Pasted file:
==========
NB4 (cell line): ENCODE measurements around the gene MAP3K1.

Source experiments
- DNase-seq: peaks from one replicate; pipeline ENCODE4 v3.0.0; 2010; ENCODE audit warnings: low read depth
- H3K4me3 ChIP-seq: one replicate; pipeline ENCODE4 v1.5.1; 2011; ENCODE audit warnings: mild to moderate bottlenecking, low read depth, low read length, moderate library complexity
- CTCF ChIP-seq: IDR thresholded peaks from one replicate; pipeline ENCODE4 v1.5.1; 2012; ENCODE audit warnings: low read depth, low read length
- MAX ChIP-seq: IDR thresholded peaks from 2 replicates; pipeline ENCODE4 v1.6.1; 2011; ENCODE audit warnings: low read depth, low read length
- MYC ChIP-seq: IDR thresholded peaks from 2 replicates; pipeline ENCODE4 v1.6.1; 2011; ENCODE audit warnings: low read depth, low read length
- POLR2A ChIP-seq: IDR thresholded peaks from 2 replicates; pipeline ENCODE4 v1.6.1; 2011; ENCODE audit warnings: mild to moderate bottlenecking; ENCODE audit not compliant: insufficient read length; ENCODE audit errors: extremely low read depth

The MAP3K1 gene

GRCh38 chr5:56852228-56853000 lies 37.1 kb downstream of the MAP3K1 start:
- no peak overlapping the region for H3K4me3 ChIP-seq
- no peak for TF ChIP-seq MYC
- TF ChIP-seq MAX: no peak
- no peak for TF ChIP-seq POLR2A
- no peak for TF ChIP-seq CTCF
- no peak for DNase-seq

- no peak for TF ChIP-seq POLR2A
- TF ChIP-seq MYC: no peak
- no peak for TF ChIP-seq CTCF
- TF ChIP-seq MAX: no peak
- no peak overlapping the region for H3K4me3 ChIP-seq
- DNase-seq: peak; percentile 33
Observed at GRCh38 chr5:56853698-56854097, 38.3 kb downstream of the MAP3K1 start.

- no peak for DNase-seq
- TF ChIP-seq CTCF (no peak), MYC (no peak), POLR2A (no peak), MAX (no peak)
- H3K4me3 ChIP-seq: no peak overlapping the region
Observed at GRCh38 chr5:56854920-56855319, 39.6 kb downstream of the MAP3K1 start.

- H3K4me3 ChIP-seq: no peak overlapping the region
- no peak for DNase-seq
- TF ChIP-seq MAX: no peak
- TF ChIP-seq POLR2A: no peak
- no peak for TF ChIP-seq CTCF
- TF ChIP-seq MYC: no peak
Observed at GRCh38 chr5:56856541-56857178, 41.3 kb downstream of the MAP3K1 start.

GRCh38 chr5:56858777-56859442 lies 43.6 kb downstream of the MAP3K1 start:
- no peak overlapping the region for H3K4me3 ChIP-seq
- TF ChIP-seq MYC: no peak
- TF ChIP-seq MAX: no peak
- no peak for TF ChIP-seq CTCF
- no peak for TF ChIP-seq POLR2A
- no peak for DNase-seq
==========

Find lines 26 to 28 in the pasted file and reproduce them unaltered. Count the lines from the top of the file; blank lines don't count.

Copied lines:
- H3K4me3 ChIP-seq: no peak overlapping the region
Observed at GRCh38 chr5:56854920-56855319, 39.6 kb downstream of the MAP3K1 start.

- H3K4me3 ChIP-seq: no peak overlapping the region